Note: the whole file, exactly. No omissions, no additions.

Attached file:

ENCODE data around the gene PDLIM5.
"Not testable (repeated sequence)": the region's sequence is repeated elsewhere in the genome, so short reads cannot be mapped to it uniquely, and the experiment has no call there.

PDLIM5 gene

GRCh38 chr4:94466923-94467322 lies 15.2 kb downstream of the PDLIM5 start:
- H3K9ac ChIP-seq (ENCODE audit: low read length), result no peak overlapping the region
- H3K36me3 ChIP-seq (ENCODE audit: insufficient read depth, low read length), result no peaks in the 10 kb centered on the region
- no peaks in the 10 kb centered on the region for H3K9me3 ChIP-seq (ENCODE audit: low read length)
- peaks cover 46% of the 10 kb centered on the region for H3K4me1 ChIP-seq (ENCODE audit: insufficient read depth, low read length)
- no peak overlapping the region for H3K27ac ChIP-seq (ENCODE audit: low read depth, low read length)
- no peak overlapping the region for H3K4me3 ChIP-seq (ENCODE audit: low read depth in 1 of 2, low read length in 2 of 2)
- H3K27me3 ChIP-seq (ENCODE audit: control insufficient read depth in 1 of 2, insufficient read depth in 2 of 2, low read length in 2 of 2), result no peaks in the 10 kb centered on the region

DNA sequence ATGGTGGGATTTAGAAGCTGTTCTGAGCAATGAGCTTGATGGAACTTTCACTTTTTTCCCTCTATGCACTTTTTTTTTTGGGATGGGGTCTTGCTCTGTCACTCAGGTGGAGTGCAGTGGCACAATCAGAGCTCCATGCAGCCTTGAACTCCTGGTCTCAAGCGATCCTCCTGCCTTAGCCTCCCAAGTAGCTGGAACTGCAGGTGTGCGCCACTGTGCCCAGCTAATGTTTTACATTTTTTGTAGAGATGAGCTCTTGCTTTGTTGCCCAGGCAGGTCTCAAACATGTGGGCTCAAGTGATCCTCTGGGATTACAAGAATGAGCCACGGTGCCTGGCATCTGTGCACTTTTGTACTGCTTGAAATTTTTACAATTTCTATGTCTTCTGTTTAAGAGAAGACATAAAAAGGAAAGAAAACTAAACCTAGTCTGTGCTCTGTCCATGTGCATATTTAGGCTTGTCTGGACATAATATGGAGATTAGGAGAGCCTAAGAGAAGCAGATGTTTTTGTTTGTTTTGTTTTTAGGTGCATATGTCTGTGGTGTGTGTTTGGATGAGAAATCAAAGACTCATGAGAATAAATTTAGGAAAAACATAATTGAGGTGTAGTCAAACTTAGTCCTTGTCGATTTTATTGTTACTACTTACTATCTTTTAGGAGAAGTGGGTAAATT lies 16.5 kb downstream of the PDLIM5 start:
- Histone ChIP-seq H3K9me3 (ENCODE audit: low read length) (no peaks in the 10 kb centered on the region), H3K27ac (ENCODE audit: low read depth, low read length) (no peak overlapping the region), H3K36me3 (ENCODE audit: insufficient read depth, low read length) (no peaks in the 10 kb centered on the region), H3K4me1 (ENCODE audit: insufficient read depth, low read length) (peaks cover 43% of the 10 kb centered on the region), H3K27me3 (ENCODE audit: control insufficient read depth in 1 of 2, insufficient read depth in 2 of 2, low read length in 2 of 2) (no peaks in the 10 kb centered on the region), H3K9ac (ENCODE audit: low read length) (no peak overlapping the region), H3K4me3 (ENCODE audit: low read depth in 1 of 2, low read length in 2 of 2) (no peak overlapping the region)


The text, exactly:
ENCODE data around the gene PDLIM5.
"Not testable (repeated sequence)": the region's sequence is repeated elsewhere in the genome, so short reads cannot be mapped to it uniquely, and the experiment has no call there.

PDLIM5 gene

GRCh38 chr4:94466923-94467322 lies 15.2 kb downstream of the PDLIM5 start:
- H3K9ac ChIP-seq (ENCODE audit: low read length), result no peak overlapping the region
- H3K36me3 ChIP-seq (ENCODE audit: insufficient read depth, low read length), result no peaks in the 10 kb centered on the region
- no peaks in the 10 kb centered on the region for H3K9me3 ChIP-seq (ENCODE audit: low read length)
- peaks cover 46% of the 10 kb centered on the region for H3K4me1 ChIP-seq (ENCODE audit: insufficient read depth, low read length)
- no peak overlapping the region for H3K27ac ChIP-seq (ENCODE audit: low read depth, low read length)
- no peak overlapping the region for H3K4me3 ChIP-seq (ENCODE audit: low read depth in 1 of 2, low read length in 2 of 2)
- H3K27me3 ChIP-seq (ENCODE audit: control insufficient read depth in 1 of 2, insufficient read depth in 2 of 2, low read length in 2 of 2), result no peaks in the 10 kb centered on the region

DNA sequence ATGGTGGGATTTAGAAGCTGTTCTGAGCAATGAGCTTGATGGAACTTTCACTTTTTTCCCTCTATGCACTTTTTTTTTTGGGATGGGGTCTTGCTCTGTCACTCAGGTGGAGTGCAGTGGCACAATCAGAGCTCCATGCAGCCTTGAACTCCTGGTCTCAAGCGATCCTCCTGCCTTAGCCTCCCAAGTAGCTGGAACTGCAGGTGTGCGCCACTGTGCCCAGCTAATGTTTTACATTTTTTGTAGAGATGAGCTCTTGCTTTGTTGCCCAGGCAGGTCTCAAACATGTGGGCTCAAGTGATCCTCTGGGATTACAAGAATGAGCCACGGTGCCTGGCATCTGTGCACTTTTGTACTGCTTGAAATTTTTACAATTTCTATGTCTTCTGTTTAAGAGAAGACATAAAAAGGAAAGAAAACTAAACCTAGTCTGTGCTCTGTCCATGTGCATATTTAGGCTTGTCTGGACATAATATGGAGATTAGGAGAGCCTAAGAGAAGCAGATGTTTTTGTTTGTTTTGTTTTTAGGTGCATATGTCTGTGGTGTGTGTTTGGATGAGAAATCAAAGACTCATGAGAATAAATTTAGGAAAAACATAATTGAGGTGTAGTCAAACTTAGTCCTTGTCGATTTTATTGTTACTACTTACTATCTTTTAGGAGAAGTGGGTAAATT lies 16.5 kb downstream of the PDLIM5 start:
- Histone ChIP-seq H3K9me3 (ENCODE audit: low read length) (no peaks in the 10 kb centered on the region), H3K27ac (ENCODE audit: low read depth, low read length) (no peak overlapping the region), H3K36me3 (ENCODE audit: insufficient read depth, low read length) (no peaks in the 10 kb centered on the region), H3K4me1 (ENCODE audit: insufficient read depth, low read length) (peaks cover 43% of the 10 kb centered on the region), H3K27me3 (ENCODE audit: control insufficient read depth in 1 of 2, insufficient read depth in 2 of 2, low read length in 2 of 2) (no peaks in the 10 kb centered on the region), H3K9ac (ENCODE audit: low read length) (no peak overlapping the region), H3K4me3 (ENCODE audit: low read depth in 1 of 2, low read length in 2 of 2) (no peak overlapping the region)